Alice's Friendship Bench
At seventy-two, Alice Mertens is not finished with life. She is starting a new one. A new mission. Alice is part of the first class of Friendship Bench peer counselors at a local hospital. She will meet folks in the shade, hear their troubles and cheer for their triumphs.
Never mind that she has no grandkids, Alice and the Friendship Bench in this Midwestern city are following the inspiration of an organization in Zimbabwe. Grannies there sat on benches in public parks and listened to the traumas and trials of people who survived wars and famine. And they offered hope to people struggling to survive their daily lives.
In Alice’s town, people have survived the pandemic and are ready to get out and get together. At least to sit on a bench outside. She offers consolation and hope that she has absorbed from her years of faith and her personal prayer life.
The genesis of the Friendship Bench in Africa was a lack of mental health professionals. In the United States, there are certainly more counselors than in Zimbabwe. But there are people in Alice’s city who are shy about meeting with psychologists or psychiatrists, even if some of these folks would surely benefit from professional treatment.
At home, Alice and her husband Randal are getting back to their life as it was before the pandemic. Even more, they are opening to new opportunities. Retired but not resigned.
Get Up, Eleanor
Eleanor Petersen is struggling to come to terms with her new reality. Receiving an unexpected call from a stranger, the history professor and department chair is heartbroken to hear her mother has died. And with a tumultuous family past, she fears traveling to Wisconsin to attend the funeral and clear out her estate will reopen long-forgotten wounds.
Full of spiritual doubts, Eleanor is surprised when she forms a comforting bond with the small town’s widowed Lutheran pastor. But as she comes to understand the woman her mother was, the estranged scholar uncovers a secret that will change her forever.
Can this grief-stricken daughter learn to forgive her parents and reclaim her own faith?
Get Up, Eleanor is a moving standalone Christian women’s fiction novel. If you like inspiring female protagonists, sacred journeys, and heartfelt interactions, then you’ll love Jeffrey McClain Jones’s hopeful tale.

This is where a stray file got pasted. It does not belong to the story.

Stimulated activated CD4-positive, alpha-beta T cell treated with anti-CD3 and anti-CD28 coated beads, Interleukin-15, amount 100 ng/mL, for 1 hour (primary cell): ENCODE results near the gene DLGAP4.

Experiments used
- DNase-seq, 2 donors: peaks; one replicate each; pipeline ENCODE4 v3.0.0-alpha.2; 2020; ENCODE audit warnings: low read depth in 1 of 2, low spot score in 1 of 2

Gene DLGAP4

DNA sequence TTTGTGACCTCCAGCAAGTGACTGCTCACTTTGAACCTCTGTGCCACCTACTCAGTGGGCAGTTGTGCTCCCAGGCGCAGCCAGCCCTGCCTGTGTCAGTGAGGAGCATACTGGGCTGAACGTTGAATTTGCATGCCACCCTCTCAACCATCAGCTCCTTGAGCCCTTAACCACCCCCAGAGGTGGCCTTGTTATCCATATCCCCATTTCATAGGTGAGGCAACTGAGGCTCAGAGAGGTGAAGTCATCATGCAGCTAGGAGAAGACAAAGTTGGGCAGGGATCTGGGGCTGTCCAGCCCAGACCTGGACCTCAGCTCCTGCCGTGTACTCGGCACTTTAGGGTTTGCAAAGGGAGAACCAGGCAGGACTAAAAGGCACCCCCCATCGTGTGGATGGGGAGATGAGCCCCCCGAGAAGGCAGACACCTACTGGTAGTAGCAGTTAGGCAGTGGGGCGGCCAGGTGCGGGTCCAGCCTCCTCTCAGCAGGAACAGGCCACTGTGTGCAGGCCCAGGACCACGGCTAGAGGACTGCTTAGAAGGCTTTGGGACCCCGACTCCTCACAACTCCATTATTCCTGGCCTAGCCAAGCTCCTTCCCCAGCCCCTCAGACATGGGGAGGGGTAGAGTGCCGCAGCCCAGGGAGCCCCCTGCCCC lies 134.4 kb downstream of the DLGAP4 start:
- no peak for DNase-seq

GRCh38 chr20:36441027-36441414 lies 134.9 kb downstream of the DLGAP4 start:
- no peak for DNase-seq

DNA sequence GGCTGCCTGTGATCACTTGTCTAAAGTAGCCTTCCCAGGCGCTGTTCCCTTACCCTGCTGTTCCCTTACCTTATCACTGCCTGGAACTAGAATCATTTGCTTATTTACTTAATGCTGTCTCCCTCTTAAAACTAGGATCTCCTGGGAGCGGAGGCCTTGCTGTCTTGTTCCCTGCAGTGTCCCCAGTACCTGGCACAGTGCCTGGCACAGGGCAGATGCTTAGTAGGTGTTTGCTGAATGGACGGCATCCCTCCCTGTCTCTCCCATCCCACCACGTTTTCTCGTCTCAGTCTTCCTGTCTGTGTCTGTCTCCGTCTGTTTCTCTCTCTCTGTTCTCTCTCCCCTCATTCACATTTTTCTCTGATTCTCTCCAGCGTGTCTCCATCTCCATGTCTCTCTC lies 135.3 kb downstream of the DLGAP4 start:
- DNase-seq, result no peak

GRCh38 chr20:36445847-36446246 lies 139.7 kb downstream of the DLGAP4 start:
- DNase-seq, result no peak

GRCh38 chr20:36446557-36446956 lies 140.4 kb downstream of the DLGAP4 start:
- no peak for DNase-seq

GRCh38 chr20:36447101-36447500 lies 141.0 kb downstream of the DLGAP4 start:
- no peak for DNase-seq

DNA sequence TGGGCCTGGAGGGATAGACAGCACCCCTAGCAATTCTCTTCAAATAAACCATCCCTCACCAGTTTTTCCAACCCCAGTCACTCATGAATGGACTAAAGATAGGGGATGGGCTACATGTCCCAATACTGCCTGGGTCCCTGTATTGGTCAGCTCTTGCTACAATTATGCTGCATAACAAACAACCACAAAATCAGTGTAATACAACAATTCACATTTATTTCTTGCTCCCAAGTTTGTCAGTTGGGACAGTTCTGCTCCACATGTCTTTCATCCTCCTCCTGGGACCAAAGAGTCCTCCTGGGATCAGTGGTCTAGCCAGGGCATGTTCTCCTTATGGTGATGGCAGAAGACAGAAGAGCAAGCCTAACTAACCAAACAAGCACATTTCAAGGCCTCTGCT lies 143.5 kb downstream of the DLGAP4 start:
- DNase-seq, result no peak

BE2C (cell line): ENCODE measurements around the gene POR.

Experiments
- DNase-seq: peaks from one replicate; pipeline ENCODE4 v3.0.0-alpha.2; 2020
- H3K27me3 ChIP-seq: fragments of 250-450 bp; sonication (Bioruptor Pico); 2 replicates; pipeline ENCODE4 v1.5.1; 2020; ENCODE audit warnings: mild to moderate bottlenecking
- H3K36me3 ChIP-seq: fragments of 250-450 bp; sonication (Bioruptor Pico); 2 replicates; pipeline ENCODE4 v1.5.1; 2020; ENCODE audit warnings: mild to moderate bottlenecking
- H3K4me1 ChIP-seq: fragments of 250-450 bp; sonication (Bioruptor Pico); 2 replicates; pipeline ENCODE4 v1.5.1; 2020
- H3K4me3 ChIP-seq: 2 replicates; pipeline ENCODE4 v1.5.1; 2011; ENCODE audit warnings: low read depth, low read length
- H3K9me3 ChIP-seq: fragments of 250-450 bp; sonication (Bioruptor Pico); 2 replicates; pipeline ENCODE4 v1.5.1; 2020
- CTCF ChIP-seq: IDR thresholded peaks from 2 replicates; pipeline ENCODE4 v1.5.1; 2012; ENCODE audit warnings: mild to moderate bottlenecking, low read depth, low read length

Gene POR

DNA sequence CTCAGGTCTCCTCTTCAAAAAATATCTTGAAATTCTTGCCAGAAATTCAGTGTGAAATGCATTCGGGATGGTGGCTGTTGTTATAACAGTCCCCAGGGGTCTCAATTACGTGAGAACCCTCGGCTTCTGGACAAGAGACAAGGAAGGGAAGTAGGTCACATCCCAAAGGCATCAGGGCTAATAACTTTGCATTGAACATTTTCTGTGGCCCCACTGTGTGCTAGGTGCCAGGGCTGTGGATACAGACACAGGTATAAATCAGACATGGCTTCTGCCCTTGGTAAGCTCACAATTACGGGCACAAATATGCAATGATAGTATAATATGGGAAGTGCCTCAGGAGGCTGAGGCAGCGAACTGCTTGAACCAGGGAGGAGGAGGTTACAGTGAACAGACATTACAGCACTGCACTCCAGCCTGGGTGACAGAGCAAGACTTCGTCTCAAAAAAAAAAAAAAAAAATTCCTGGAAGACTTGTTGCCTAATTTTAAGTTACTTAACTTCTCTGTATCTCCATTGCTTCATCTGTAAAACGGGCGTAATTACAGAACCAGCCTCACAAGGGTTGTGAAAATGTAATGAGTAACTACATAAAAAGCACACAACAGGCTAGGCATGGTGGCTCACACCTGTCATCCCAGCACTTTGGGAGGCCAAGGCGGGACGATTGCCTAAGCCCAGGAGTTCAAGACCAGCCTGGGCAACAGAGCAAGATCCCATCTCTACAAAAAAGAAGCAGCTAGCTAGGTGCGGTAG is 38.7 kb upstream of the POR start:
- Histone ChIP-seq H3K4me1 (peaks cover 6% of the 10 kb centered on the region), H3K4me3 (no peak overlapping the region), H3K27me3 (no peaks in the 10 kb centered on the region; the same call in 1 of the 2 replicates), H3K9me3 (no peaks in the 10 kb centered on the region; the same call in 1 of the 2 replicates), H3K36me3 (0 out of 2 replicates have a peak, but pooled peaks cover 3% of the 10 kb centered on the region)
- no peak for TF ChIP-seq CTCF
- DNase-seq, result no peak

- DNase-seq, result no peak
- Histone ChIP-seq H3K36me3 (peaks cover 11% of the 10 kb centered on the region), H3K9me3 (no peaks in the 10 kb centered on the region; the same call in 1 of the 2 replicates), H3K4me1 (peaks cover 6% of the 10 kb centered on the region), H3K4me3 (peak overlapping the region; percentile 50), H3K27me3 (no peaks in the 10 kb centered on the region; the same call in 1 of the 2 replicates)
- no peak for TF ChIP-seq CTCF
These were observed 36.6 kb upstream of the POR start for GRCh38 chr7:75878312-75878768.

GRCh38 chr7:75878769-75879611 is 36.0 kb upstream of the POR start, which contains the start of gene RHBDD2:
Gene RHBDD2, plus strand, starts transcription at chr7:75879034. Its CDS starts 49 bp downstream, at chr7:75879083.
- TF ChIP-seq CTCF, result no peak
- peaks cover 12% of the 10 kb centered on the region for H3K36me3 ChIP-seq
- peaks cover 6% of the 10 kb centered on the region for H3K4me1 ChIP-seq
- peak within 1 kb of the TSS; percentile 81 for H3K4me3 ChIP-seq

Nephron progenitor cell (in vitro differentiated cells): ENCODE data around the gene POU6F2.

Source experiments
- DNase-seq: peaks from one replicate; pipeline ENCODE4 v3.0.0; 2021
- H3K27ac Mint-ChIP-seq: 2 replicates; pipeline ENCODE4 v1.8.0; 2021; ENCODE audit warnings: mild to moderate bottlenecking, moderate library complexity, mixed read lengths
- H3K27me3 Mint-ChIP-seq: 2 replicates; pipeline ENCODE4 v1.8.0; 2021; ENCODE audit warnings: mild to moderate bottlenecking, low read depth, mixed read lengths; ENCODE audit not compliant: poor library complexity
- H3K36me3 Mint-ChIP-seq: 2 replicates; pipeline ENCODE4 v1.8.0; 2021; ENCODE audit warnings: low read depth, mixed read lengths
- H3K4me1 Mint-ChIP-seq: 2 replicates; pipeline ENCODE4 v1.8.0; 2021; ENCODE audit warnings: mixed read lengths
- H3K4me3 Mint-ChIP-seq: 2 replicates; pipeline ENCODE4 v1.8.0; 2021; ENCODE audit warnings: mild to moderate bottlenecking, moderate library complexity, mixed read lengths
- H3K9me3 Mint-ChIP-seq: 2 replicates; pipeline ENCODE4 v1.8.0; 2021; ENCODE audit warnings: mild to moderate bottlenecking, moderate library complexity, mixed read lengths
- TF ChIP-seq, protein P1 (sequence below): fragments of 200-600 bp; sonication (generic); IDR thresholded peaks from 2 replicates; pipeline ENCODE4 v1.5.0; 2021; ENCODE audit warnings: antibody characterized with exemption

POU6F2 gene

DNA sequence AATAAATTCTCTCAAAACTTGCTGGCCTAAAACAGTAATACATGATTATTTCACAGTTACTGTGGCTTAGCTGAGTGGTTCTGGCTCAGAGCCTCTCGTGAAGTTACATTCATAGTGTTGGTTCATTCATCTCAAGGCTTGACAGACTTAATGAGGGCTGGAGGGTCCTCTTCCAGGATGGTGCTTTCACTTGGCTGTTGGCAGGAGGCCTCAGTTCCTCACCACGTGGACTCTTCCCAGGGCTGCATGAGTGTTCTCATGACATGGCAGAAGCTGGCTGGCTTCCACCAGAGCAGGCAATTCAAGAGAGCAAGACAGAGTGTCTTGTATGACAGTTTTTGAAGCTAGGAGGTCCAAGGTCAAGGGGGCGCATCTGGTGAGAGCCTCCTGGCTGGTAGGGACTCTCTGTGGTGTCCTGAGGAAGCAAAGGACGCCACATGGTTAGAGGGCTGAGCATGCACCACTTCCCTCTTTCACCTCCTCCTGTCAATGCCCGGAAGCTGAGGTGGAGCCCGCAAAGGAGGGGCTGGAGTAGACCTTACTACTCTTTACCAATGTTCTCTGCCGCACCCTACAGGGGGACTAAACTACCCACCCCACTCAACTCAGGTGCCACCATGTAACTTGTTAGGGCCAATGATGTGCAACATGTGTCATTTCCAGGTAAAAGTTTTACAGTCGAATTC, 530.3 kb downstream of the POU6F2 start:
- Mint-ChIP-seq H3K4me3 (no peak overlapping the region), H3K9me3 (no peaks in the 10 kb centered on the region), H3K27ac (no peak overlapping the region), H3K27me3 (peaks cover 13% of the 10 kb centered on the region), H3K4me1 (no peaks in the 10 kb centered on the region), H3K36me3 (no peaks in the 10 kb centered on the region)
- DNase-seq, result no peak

A story of three small lives needing hope in the midst of a global crisis.
Carrie Marvin is widowed and living alone during the pandemic. On a trip into Chicago to pick up masks for her office, she sees a lone teen trundling through the empty streets of the city. Should Carrie help? At least ask? When she does ask she learns that Gigi is fresh off the bus from Dallas. And on that bus ride Gigi lost her ID and her bank card. She’s eighteen and alone in a strange city. And she’s in Illinois because the abortion clinics in Texas were closed for the lockdown.
Should Carrie help? How much can she help? Is there an alternative? An alternative to helping the desperate girl? An alternative to ending that small life?
Gigi is fleeing more than the lockdown on Texas abortion clinics, and more than isolation and unemployment. Her mother’s addictions have left the girl with no stable support and even real danger.
Carrie is fifty-nine and managing an engineering office in the Chicago suburbs. Her life is safe and comfortable compared to so many around her. She has something to give. And she used to be helpful and friendly, before that became even more risky. Her faith tells her to reach out to the ones who are powerless and vulnerable. That includes Gigi’s unborn child, and it includes Gigi.
Never able to have children, Carrie offers a place to the young woman who had no reliable parents. With so much uncertainty in the world around them, they must learn to trust each other. Because that trust will be the difference between life and death.
The Love Scam
Tricia isn't the kind of person you trust to turn your back on. But when Andy McCrae sees her son, Timmy, he can't turn them away. From the moment he sees the young woman in short shorts selling flowers on the street, he wonders how well she's taking care of the boy? Can she possibly take care of him? Who's taking care of her?
Is it safe for Andy to help? Even after he learns that he doesn’t trust Tricia? When he takes a chance on them, Timmy captures his heart. The boy needs so many things. A father? Maybe even a mother.
And what’s in it for Andy? A rich and successful author, he’s admittedly lonely. Is that his motivation? Is his offer of help just as selfish as one of Tricia's scams? Or is it bigger than that?
Get to know them all and discover the risk and reward of sacrificial love.